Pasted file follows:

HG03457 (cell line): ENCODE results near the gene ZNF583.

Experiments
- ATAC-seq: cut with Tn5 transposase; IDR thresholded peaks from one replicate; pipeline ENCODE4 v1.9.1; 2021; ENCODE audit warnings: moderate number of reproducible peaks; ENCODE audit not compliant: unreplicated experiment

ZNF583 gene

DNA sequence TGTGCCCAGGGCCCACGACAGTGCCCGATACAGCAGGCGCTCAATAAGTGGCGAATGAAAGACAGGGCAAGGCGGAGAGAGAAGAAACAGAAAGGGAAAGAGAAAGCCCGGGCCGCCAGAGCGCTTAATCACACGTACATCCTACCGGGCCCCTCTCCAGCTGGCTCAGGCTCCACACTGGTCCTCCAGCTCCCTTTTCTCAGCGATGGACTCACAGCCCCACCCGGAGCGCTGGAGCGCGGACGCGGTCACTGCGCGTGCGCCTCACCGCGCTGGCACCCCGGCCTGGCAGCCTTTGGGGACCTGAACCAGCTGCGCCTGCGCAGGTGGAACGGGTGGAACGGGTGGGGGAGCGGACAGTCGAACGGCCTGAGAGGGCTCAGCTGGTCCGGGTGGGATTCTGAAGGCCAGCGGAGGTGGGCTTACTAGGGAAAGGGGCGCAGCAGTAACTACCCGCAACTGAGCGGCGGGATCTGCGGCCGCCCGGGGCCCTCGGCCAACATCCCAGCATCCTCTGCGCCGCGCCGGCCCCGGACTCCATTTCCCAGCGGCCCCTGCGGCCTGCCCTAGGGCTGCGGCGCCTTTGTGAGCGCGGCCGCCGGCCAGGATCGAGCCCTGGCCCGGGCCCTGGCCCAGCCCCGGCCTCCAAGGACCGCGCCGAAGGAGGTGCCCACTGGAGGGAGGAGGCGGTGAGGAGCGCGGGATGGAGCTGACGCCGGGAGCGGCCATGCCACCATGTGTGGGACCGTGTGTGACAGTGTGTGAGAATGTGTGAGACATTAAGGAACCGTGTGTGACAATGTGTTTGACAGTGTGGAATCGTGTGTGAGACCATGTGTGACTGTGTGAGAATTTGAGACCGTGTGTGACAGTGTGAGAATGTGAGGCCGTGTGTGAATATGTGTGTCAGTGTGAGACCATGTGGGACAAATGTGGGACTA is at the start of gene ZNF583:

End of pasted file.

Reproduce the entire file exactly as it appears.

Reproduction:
HG03457 (cell line): ENCODE results near the gene ZNF583.

Experiments
- ATAC-seq: cut with Tn5 transposase; IDR thresholded peaks from one replicate; pipeline ENCODE4 v1.9.1; 2021; ENCODE audit warnings: moderate number of reproducible peaks; ENCODE audit not compliant: unreplicated experiment

ZNF583 gene

DNA sequence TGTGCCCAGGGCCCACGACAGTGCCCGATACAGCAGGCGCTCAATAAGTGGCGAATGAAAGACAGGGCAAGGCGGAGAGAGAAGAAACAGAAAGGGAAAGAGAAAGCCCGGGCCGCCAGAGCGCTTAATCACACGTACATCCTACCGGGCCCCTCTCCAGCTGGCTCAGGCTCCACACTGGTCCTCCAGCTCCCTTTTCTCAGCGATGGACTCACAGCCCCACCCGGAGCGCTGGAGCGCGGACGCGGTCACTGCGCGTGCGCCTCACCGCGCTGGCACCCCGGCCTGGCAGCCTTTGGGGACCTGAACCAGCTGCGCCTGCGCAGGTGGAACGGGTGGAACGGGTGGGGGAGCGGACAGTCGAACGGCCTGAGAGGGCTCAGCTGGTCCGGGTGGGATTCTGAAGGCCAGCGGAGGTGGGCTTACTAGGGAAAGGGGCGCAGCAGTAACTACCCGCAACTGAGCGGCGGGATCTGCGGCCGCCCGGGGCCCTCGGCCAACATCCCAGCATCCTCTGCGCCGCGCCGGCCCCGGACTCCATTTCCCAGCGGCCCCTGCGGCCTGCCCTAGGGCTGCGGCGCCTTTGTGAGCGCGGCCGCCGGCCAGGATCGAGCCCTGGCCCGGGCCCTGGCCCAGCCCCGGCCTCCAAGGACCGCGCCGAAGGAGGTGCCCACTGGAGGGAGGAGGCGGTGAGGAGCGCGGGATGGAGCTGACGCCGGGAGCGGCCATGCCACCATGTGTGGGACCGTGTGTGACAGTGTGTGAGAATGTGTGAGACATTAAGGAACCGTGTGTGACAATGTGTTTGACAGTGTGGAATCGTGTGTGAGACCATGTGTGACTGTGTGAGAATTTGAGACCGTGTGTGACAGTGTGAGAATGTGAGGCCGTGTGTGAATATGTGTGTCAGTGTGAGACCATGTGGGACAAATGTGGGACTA is at the start of gene ZNF583: